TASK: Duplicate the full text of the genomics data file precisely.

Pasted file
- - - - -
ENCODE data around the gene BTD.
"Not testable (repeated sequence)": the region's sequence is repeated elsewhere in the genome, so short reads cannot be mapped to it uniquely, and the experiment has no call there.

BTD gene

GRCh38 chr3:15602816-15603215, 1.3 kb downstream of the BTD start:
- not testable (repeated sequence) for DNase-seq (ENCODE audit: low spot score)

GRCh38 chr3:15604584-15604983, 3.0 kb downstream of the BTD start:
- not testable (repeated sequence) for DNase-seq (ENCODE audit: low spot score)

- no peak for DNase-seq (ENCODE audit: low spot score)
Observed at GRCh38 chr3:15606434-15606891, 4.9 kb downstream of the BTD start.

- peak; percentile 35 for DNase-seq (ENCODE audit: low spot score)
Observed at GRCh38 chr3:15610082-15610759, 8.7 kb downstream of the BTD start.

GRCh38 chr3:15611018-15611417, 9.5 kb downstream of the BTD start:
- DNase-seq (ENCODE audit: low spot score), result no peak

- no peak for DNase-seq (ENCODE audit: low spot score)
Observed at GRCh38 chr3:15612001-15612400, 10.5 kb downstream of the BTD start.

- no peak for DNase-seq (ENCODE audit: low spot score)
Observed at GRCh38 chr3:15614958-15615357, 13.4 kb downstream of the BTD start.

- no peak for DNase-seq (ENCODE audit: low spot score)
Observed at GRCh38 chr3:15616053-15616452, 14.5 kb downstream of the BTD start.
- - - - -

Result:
ENCODE data around the gene BTD.
"Not testable (repeated sequence)": the region's sequence is repeated elsewhere in the genome, so short reads cannot be mapped to it uniquely, and the experiment has no call there.

BTD gene

GRCh38 chr3:15602816-15603215, 1.3 kb downstream of the BTD start:
- not testable (repeated sequence) for DNase-seq (ENCODE audit: low spot score)

GRCh38 chr3:15604584-15604983, 3.0 kb downstream of the BTD start:
- not testable (repeated sequence) for DNase-seq (ENCODE audit: low spot score)

- no peak for DNase-seq (ENCODE audit: low spot score)
Observed at GRCh38 chr3:15606434-15606891, 4.9 kb downstream of the BTD start.

- peak; percentile 35 for DNase-seq (ENCODE audit: low spot score)
Observed at GRCh38 chr3:15610082-15610759, 8.7 kb downstream of the BTD start.

GRCh38 chr3:15611018-15611417, 9.5 kb downstream of the BTD start:
- DNase-seq (ENCODE audit: low spot score), result no peak

- no peak for DNase-seq (ENCODE audit: low spot score)
Observed at GRCh38 chr3:15612001-15612400, 10.5 kb downstream of the BTD start.

- no peak for DNase-seq (ENCODE audit: low spot score)
Observed at GRCh38 chr3:15614958-15615357, 13.4 kb downstream of the BTD start.

- no peak for DNase-seq (ENCODE audit: low spot score)
Observed at GRCh38 chr3:15616053-15616452, 14.5 kb downstream of the BTD start.